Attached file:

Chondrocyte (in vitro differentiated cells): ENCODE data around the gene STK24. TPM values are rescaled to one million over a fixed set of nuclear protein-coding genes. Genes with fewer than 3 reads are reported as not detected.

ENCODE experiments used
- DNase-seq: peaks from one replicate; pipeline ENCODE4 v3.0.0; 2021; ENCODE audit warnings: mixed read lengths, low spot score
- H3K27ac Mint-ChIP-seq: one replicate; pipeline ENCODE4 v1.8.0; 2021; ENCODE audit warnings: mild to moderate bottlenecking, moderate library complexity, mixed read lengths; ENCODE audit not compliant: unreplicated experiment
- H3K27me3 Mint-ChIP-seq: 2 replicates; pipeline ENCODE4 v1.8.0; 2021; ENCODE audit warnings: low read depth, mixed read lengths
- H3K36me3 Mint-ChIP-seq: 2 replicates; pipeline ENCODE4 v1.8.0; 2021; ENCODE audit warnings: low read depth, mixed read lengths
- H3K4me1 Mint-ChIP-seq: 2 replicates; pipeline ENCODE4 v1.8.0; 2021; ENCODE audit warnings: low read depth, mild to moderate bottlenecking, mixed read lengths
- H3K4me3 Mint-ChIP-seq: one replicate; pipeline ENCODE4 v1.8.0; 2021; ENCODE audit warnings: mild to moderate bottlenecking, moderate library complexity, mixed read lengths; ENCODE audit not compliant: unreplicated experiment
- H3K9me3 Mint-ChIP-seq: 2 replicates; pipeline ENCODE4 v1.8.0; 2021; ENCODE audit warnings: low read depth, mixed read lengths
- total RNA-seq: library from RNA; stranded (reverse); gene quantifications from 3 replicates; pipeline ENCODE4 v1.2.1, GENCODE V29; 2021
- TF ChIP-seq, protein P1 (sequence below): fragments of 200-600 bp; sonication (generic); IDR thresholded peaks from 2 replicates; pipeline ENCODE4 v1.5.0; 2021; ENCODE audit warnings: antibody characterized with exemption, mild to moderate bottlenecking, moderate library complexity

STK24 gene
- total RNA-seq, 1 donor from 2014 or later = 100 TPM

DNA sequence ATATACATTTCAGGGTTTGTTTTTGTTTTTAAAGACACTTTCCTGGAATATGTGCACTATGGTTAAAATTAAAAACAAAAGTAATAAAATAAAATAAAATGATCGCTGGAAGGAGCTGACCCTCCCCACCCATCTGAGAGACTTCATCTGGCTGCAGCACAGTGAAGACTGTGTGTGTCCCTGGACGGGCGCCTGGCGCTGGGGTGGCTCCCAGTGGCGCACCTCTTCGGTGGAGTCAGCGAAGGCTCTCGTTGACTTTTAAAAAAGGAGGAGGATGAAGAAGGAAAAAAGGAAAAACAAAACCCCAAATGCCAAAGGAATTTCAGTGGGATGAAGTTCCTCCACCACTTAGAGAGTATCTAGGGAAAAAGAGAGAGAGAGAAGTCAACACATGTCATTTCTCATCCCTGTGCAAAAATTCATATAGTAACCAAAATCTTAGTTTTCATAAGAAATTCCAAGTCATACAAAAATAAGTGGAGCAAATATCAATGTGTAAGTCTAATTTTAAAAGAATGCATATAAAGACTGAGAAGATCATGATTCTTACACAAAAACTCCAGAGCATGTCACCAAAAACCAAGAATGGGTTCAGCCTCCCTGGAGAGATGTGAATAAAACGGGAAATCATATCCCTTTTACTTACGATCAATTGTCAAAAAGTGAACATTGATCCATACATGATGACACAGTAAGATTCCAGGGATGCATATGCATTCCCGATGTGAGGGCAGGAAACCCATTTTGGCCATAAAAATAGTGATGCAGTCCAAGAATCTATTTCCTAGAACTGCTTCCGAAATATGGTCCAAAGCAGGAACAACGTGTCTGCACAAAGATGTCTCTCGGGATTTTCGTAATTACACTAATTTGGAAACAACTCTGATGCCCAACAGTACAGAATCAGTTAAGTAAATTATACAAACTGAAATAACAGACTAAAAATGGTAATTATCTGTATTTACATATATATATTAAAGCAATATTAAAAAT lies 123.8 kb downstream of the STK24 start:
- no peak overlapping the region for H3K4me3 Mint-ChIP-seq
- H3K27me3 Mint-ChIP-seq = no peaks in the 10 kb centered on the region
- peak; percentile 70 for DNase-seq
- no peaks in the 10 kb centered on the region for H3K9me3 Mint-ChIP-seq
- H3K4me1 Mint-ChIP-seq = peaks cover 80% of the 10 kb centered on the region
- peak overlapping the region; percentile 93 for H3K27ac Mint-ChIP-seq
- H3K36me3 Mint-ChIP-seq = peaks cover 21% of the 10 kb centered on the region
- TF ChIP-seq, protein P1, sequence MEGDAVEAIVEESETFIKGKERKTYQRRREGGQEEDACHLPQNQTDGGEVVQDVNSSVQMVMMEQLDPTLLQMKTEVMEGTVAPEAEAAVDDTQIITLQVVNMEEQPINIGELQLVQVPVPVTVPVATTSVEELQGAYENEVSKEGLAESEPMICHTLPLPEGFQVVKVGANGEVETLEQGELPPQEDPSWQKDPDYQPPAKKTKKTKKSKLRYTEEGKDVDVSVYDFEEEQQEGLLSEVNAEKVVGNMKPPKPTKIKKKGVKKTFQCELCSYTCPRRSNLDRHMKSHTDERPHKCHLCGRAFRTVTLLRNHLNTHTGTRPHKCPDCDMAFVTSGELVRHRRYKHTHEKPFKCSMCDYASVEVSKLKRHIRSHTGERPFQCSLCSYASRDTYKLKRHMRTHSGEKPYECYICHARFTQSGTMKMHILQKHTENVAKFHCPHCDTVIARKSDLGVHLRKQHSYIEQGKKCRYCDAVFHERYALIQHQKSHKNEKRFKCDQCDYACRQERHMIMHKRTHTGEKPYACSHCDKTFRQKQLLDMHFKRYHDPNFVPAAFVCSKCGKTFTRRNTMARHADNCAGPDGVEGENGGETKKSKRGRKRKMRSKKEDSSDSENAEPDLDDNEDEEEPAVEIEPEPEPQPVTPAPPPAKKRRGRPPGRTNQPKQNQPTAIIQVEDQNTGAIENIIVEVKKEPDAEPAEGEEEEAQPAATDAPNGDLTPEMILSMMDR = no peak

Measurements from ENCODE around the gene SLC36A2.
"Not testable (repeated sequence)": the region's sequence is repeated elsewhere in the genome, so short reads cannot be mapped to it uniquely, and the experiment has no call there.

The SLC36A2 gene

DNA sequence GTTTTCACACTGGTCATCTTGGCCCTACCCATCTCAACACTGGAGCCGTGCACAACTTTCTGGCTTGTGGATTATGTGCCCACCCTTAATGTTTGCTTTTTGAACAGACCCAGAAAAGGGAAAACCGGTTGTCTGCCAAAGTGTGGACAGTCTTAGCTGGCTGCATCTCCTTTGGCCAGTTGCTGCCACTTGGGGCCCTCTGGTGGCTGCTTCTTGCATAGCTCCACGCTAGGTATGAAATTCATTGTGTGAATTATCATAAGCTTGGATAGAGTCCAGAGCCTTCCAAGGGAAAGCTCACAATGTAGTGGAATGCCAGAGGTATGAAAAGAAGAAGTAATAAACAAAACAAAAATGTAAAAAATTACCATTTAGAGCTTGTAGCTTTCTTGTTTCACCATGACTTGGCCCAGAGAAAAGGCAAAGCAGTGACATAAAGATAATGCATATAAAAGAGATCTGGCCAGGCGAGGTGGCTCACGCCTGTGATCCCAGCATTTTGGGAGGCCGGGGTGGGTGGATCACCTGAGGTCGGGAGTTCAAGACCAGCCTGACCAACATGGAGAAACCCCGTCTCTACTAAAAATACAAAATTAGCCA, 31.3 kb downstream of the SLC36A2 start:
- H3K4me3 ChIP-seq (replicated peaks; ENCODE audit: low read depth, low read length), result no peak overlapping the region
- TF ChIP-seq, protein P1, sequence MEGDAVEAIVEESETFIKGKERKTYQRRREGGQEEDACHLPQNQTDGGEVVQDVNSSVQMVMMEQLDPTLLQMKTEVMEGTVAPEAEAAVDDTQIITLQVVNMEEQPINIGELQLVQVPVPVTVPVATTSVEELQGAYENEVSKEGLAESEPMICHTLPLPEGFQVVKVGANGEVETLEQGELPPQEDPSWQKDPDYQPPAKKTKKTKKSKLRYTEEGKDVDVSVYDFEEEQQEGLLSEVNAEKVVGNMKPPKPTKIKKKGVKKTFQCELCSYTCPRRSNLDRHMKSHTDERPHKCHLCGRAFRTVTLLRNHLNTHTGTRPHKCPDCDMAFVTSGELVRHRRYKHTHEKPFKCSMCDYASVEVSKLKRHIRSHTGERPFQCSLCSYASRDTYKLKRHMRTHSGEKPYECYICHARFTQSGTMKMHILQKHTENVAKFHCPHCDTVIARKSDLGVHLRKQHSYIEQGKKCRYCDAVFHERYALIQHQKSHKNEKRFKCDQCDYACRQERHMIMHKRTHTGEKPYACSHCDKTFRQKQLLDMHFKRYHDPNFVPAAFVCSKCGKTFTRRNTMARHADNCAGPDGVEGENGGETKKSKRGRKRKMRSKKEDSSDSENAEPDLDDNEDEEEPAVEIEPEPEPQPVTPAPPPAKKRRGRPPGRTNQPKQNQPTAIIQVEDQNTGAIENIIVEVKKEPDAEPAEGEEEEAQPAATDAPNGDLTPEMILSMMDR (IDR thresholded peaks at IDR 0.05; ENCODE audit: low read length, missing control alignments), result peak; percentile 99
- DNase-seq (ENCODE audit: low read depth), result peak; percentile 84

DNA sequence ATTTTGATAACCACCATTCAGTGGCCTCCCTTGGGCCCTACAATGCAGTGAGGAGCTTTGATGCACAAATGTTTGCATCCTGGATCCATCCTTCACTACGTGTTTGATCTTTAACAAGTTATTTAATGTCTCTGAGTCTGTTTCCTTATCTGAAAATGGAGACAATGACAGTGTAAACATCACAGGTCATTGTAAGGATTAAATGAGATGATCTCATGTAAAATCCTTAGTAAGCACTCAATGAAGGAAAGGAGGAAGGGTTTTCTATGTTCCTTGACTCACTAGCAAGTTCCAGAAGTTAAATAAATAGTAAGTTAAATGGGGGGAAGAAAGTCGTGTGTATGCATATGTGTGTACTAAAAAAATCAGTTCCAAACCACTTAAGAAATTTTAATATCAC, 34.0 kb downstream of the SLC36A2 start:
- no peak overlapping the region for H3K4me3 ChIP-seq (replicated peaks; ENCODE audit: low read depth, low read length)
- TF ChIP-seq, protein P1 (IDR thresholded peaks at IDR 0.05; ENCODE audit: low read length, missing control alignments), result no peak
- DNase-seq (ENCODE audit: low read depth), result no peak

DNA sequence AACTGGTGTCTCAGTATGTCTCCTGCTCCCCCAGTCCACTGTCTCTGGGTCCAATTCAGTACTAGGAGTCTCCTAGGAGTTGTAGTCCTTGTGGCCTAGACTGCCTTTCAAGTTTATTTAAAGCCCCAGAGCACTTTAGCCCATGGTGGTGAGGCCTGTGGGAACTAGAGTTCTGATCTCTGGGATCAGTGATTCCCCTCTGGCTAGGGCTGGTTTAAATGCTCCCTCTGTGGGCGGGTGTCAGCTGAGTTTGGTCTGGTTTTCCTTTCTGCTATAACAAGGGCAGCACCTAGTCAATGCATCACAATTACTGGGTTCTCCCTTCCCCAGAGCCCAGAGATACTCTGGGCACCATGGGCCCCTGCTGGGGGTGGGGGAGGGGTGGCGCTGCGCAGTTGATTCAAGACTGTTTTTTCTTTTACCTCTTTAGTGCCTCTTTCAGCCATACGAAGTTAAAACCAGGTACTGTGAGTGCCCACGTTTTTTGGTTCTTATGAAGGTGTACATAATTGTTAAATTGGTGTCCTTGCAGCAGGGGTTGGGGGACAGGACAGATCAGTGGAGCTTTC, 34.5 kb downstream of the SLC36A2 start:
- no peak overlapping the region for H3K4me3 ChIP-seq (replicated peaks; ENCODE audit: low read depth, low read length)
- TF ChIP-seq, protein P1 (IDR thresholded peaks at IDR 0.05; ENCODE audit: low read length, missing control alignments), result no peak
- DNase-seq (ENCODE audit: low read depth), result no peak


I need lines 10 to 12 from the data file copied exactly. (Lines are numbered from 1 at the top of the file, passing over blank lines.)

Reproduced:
- total RNA-seq: library from RNA; stranded (reverse); gene quantifications from 3 replicates; pipeline ENCODE4 v1.2.1, GENCODE V29; 2021
- TF ChIP-seq, protein P1 (sequence below): fragments of 200-600 bp; sonication (generic); IDR thresholded peaks from 2 replicates; pipeline ENCODE4 v1.5.0; 2021; ENCODE audit warnings: antibody characterized with exemption, mild to moderate bottlenecking, moderate library complexity

STK24 gene